Hello everyone, and thanks for joining us today. I’m Mary Hamilton, the Guardian’s executive editor for audience.
Part of my role is to oversee the ways we treat people who participate in our journalism, and the unspoken contracts between journalists, contributors, uploaders and readers.
As I’m sure everyone in this room and watching online understands, this is an area that is going through constant change at the moment, driven by social media and its capacity to allow anyone with a phone and a network connection to act as broadcasters.
The growth of the real-time web, especially through Twitter, has enabled every eye-witness to tell the world what they can see – and every reporter to respond in an attempt to gain exclusive knowledge.
It has also enabled the growth of hoaxing, and the ease in which an image or a video can be divorced from its context has made it trivial for mistakes to thrive and appear truthful.
The Guardian has both a duty and a commitment to report the truth, to treat our journalists with respect regardless of whether they are professional reporters, and to act ethically in handling contributions from readers and user-generated content.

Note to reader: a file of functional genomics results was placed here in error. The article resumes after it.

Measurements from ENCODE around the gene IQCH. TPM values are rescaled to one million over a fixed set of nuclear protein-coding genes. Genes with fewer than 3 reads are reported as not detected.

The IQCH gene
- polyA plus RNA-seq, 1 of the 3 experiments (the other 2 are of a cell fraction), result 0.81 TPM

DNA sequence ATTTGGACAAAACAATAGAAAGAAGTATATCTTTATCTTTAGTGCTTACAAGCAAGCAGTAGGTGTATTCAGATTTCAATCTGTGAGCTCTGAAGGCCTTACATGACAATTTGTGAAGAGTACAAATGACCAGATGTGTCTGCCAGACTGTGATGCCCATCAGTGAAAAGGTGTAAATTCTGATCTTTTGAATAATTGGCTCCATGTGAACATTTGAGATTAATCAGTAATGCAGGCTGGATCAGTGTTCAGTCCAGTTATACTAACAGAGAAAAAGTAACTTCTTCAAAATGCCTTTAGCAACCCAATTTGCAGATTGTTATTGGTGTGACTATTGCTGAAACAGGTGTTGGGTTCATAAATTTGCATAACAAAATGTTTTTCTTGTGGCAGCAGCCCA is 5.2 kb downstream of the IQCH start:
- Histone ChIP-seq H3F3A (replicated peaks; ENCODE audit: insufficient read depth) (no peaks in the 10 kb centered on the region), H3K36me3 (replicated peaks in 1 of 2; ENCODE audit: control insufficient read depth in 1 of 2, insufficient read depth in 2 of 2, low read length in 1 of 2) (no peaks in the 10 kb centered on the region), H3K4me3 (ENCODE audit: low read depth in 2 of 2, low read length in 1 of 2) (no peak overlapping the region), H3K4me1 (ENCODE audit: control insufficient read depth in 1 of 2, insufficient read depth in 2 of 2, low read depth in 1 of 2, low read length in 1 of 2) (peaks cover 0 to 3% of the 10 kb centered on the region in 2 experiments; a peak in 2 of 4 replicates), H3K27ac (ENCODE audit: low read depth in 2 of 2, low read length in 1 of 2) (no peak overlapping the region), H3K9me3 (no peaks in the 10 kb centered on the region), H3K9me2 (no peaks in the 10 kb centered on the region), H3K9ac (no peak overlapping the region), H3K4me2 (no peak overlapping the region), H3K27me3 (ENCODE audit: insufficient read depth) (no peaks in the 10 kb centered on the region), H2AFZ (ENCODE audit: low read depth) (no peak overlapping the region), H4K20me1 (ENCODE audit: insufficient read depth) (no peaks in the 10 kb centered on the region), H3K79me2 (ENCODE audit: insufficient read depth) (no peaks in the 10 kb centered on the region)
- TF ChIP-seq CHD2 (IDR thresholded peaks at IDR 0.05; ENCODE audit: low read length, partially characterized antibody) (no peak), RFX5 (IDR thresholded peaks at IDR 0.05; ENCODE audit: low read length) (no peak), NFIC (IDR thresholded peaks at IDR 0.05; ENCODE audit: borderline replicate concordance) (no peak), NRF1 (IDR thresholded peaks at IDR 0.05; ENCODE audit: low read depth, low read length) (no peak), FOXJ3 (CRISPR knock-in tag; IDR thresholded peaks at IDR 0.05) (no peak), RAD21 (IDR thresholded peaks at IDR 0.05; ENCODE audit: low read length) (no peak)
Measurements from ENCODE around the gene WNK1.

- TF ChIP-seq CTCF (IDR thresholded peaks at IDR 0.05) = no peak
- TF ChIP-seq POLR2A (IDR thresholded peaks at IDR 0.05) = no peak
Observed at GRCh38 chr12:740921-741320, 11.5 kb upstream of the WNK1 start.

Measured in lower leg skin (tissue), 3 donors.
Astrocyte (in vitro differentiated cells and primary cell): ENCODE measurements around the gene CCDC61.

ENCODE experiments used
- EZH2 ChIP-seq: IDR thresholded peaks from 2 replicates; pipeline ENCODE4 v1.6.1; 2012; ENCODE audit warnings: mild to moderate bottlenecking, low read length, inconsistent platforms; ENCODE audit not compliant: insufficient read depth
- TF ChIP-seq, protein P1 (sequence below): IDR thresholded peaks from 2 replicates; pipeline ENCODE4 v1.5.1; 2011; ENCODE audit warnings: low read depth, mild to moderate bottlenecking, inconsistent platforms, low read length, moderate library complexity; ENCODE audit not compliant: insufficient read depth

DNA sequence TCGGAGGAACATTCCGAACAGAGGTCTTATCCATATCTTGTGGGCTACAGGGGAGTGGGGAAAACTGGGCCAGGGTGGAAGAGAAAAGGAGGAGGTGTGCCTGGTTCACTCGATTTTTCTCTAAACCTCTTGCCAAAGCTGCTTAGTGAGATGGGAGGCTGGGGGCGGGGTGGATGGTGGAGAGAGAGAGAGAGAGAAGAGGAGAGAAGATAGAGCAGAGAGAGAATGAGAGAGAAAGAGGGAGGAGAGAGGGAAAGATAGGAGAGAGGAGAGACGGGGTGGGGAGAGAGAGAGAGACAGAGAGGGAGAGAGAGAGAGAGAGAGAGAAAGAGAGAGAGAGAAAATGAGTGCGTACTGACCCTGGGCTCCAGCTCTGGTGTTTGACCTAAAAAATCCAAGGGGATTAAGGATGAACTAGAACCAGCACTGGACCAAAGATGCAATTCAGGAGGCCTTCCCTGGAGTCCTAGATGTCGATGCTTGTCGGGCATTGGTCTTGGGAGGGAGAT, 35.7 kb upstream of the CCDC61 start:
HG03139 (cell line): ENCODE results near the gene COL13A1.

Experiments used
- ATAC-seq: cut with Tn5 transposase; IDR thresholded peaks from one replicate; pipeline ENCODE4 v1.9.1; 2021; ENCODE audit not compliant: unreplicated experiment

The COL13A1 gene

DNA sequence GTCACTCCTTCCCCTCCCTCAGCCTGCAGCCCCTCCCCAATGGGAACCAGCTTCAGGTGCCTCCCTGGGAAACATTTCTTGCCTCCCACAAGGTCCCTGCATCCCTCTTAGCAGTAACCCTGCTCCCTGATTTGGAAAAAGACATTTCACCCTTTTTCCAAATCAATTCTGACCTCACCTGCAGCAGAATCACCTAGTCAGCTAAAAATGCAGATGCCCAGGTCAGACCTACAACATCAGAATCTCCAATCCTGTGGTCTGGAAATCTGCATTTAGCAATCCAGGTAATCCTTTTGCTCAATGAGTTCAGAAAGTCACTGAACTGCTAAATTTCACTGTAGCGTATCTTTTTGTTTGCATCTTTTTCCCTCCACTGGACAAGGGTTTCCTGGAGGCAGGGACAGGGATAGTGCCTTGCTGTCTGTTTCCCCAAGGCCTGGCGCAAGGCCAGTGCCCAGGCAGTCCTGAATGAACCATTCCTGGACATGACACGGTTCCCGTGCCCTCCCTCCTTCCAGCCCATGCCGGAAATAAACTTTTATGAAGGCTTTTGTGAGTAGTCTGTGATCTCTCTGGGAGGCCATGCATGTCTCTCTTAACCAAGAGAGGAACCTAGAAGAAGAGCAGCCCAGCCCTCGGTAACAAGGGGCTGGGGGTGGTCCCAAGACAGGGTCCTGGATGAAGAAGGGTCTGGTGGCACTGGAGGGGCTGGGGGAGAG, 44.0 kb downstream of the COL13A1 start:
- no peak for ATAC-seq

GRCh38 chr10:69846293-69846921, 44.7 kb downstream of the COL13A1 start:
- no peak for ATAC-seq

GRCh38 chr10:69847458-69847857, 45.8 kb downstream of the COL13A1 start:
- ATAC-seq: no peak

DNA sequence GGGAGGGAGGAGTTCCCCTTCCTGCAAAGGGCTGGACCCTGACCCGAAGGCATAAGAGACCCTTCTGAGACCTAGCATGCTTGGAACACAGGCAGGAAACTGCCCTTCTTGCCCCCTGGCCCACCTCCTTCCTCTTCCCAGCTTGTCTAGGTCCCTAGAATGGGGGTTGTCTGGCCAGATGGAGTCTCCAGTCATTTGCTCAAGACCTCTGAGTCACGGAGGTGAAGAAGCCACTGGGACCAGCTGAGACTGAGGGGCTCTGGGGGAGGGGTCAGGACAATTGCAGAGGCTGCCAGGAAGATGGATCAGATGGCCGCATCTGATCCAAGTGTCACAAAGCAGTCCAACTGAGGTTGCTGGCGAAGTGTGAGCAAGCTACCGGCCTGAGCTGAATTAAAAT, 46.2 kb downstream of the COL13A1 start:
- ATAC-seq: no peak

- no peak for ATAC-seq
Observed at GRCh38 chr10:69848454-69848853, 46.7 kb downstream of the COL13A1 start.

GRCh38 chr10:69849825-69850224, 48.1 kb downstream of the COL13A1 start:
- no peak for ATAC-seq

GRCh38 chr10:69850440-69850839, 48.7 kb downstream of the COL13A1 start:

We know that many of our readers want to help us do our jobs well.
During the Paris attacks, when a significant volume of incorrect or inaccurate information was circulating through social media, readers came to us to ask us what was truthful – what was known.
They also came to us to tell us what they knew was false – to assist our writers and live-bloggers by sharing their own detective work.
In a breaking news situation, many people want to know what they can do, and how they can help.
For some, that means sharing unverified images that confirm their own beliefs.
For others, that means turning to us to ask the questions they can’t answer themselves, or offering us their expertise so that we can weave it into something larger and more meaningful.